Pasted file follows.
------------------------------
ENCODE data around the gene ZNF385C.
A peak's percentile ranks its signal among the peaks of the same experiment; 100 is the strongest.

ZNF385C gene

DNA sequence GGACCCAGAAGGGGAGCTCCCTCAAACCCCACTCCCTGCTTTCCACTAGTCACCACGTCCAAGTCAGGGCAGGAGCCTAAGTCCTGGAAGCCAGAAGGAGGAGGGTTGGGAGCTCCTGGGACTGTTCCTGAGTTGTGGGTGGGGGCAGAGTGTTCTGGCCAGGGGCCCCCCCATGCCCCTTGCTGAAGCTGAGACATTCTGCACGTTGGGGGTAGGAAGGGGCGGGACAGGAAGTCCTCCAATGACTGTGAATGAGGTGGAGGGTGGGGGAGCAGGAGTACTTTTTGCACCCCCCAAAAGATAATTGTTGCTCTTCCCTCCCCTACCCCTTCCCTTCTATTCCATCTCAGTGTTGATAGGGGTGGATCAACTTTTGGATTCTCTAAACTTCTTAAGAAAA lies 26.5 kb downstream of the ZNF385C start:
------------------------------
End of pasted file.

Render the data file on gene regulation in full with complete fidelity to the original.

ENCODE data around the gene ZNF385C.
A peak's percentile ranks its signal among the peaks of the same experiment; 100 is the strongest.

ZNF385C gene

DNA sequence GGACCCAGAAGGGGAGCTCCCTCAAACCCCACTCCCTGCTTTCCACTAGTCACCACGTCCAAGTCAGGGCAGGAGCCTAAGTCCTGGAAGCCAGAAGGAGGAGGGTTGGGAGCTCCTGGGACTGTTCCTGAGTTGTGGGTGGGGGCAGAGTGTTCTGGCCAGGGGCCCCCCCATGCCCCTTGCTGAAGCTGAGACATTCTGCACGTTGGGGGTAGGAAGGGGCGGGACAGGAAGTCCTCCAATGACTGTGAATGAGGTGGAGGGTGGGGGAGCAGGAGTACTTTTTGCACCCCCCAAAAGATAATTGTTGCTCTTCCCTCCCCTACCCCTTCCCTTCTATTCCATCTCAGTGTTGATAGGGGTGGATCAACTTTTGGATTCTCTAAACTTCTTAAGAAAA lies 26.5 kb downstream of the ZNF385C start: